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The Bear – TV series review

The Bear poster

TV Series: The Bear
Released: August 2022


Rating: 4.5 stars out of 5

This was a freshly baked TV series revolving around food and family which we breezed through recently. And we absolutely svaoured and loved!
Served in eight sharp and punchy courses, we got to voyeur into and savour both the culinary and volatile emotional worlds of Carmen ‘Carmy’ Berzatta, a talented and passionate young chef who returns home to run the family sandwich shop in Chicago, known as The Origianl Beef of Chicagoland, after the unexpected death of his brother.  
Carmy has had stints as an up-and-coming chef in some of the most renowned fine-dining restaurants. But he’s now forced to give up the highly disciplined yet unlimited creative familiarities of his high performance work environments. While concurrently faced with the challenges of his tenuously troubled family relationships and dealings with stubborn, change-resisting kitchen staff.
The deep dive into the unflattering operational demands of a short order restaurant is often stressful. Half way through the first episode you wonder if you truly want to continue. Our initial hesitation and unease is heightened by the anxiety created by the chaos of a new chef taking on an existing team, sparking unpleasant exchanges between seemingly unsavoury and irredeemable of characters. 
But with some patience, aided by some insightful and well-researched writing, good direction, nifty cinematography, great soundtrack choices and some fine acting, our persistence was duly rewarded. The characterisations soon unfold and you begin to quickly warm to each one of them through the short, power-packed episodes.

The main characters

Jeremy Allen White’s Carmy is infused with driven but erratic charm. The actor reportedly spent two weeks at cooking school preparing for the role and worked in the kitchens of multiple restaurants, including the Michelin star-rated Pasjoli. His depiction of an exceptional, driven but flawed millennial high-achiever was believable, complete with dishevelled shock of hair, which defiantly remained uncovered in what should be a non-negotiable standard in any respectable operational kitchen. Having only watched the British family TV drama Shameless, we regrettably missed his much lauded performance as Philip ‘Lip’ Gallagher in the successful American version of that same series.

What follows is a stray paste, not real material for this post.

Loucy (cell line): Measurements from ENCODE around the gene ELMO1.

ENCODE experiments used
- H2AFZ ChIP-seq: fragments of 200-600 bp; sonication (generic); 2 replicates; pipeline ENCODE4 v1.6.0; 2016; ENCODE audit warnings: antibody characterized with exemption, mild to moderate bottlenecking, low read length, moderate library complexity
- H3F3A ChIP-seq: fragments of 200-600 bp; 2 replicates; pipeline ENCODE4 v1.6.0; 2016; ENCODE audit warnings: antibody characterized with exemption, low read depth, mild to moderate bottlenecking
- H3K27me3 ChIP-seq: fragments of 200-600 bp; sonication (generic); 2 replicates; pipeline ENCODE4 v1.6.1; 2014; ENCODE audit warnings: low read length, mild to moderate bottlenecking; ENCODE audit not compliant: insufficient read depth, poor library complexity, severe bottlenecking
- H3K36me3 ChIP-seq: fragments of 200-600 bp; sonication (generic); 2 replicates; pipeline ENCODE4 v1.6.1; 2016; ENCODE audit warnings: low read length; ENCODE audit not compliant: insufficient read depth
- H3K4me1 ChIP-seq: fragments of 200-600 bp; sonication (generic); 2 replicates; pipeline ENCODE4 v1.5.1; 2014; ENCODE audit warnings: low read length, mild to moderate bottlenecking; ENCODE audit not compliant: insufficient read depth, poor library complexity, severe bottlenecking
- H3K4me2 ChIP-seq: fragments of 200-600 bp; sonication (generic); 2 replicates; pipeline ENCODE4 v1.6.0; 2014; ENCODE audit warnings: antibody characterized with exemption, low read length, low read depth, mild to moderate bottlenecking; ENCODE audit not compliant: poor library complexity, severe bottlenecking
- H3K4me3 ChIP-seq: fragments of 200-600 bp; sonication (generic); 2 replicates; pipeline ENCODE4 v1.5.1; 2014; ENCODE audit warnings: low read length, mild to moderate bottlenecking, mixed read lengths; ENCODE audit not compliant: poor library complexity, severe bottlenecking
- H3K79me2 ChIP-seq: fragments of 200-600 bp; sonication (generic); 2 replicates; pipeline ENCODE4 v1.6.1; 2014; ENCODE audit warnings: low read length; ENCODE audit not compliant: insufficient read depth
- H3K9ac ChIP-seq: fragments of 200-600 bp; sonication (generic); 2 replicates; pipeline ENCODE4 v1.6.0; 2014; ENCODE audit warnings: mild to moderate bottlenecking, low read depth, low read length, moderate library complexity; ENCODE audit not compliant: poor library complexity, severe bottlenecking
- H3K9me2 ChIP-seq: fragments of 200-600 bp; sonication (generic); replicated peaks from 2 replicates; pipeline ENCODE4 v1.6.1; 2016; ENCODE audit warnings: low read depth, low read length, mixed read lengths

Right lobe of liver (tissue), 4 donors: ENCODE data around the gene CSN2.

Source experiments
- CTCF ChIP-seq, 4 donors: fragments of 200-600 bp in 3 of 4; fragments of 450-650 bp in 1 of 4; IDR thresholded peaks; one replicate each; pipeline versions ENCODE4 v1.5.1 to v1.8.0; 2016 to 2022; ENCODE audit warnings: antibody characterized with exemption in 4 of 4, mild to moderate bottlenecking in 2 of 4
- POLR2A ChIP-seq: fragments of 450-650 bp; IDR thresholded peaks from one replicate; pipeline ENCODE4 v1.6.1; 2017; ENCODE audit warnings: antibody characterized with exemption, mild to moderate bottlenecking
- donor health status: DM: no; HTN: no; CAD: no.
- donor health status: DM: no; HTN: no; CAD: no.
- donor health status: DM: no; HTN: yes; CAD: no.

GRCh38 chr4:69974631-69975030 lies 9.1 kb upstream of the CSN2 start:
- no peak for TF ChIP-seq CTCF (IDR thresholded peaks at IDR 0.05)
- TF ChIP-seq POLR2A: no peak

Ebon Moss-Bacharach is Richard ‘Richie’, also referred to as ‘cousin’, a childhood friend of Carmy and his late brother Michael who was right hand man to Michael. He is impetuous, displaying lots of ego and constant juvenile behaviour. We aren’t surprised to learn of the dysfunctional state of his personal family circumstances. But the the delightful revelation in the series is young comedienne Avo Edebiri as the bright and driven Sydney, whom Carmy hires as his new Sous Chef to keep his inherited kitchen team in check. Arguably it’s her resilience, maturity and likability, lined with an inner glow, that’s the right piquant sauce that holds the recurring shit show in the kitchen together.
The context is based on the legendary Chicago Italian beef sandwich shop, Mr Beef. Having visited a few new and old-world restaurants in Chicago and actually dined at Eleven Madison Park in New York (where Carmy supposedly worked before his untimely homecoming), it was both nostalgic and evocative for us.  

Good food and good relationships

Good food is all about timing, detail and the care and consistency achieved working with the right ingredients and quality produce. And good human relationships are equally demanding in the way you need to invest in them. If this brilliant series were likened to a massive degustation meal, it was made with the best of creative intentions but more importantly served up with lots of heart. 
This series comes highly recommended, especially if you love food, action and intense drama! We can’t wait for season two, which unsurprisingly was confirmed with the great reception the first one received!